As the red carpet kicks into gear at my personal favorite of all the red-carpet galas — it’s the best mix of A-listers from every industry — let’s take a look at the preview pictures released through Getty for the exhibit itself. (Style.com has a lot more, though, courtesy of the Met itself.) It’s a controversial theme, because I think people are — rightly — nervous about the way it will be interpreted. It would be very easy to trip and fall into tastelessness, or simply barrel right on over to it and set up camp.
The Guardian quotes the curator of the exhibit — the opening of which included Henry Kissinger on its guest list — as saying it’s not meant to be about China, per se:
He said that it is instead about the “collective fantasy of China” and how it is represented in western culture – primarily fashion and cinema. Presenting an ancient culture’s depiction by the west as fantasy has invoked concerns that the exhibit, and the outfits it inspires on Monday evening, will reek of Orientalism – when western entities take on a patronising attitude toward the east.
On one gallery wall, the exhibit acknowledges the potential for such criticism.
“Their clothes – like those depicted in 18th and 19th-century Orientalist paintings – allow the wearer to fabricate an alternative identity through cultural displacement,” a sign reads. “While some may perceive an implicit power imbalance in such costuming, designers are driven less by the logic of politics than by that of fashion, which is typically more concerned with an aesthetic of surfaces rather than the specifics of cultural context.”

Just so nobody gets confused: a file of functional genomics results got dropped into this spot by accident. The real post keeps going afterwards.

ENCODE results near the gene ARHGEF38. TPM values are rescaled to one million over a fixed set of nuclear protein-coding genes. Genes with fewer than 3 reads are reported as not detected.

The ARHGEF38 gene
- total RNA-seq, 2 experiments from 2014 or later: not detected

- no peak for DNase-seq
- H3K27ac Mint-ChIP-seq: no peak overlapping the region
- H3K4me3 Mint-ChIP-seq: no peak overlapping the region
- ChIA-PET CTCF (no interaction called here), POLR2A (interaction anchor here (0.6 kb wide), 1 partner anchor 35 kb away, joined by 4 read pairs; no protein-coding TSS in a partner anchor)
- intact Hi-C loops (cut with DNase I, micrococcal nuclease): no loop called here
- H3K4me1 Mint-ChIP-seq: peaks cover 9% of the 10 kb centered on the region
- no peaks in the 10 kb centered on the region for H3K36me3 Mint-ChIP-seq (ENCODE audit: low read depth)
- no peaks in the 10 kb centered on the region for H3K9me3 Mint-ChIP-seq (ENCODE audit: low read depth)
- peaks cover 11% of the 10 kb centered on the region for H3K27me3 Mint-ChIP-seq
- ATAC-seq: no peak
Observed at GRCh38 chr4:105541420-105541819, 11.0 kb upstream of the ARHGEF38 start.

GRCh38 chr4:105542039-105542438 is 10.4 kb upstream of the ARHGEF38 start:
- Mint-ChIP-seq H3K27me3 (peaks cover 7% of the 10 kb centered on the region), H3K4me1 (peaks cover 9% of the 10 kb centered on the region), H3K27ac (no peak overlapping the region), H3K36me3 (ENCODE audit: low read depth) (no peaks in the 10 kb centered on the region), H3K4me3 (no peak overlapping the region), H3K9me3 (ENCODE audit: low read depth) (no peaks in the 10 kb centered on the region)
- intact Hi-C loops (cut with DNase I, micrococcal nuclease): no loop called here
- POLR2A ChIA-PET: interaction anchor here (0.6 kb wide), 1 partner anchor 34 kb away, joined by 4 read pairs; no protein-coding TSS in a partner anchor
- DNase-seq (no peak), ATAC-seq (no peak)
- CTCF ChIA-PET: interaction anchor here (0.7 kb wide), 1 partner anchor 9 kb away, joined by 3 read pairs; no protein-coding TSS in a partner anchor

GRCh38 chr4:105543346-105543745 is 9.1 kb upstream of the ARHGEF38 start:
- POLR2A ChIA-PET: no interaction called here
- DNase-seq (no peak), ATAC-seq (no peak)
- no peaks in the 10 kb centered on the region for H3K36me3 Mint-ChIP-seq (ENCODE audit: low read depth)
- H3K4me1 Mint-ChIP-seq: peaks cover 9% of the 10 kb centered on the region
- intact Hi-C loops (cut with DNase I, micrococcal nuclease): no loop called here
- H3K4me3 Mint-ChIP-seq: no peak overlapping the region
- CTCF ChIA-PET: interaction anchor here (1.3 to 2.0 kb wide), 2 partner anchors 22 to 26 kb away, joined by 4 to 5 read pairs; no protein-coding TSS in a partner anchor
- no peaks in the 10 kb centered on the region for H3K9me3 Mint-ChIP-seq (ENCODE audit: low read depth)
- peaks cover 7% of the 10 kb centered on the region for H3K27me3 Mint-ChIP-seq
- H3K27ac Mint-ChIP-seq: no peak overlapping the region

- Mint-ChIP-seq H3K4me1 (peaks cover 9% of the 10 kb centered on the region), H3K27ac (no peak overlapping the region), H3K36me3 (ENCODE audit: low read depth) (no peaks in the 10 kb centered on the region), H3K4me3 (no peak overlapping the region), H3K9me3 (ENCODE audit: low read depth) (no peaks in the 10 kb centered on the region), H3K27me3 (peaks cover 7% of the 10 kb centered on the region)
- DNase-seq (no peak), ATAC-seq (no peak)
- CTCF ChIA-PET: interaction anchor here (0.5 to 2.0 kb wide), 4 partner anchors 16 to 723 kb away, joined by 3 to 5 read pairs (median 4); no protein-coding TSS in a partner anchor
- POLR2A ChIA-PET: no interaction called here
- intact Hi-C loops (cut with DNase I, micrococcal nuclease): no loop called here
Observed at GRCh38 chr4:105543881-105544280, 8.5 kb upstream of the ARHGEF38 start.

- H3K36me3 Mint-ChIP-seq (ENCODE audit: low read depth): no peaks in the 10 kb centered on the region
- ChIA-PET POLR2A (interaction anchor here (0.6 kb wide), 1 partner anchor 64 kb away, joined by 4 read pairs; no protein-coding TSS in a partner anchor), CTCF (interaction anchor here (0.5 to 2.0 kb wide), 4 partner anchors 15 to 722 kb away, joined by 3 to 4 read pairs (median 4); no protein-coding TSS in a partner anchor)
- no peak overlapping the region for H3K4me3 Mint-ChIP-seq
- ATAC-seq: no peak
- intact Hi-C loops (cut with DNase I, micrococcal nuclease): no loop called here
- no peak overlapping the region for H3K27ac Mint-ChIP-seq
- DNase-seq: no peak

Further, and all punctuation outside quotation marks is theirs:
Maxwell Hearn, the museum’s Douglas Dillon chairman for the department of Asian art, said the exhibition is meant to “contextualise the impact of Chinese art and culture on Western fashion”.
[Thomas Campbell, the director and CEO of the Met] emphasised that the exhibition was meant to be a “cinematic journey”. […] That is clear from the trippy, multi-story, maze-like design which is meant to bring to mind Lewis Carroll’s Alice in Wonderland – hence the “looking glass” element of the exhibition title.
“It is an important time in human history for cross-cultural dialogue,” said renowned director Wong Kar-Wai, the exhibition’s artistic director.
He noted that Chinese culture was not always depicted with respect in early Hollywood. “In this exhibition we did not shy away from these images because they are historic fact,” Wong said.
All of which is interesting, yet to me suggests a bit of a defensiveness as to how the exhibit will be perceived — almost like they have anticipated all the criticisms and arguments and tried to address them preemptively. Which isn’t necessarily a bad thing, because at least that means it WAS discussed, repeatedly, and with apparent care. I wish I lived in New York; I’ve never seen one of these costume exhibits at the Met and I’m so, so curious.
Anyway, here are the images to discuss, and also to keep in mind as we see the ways in which they may have influenced tonight’s attendees’ dresses.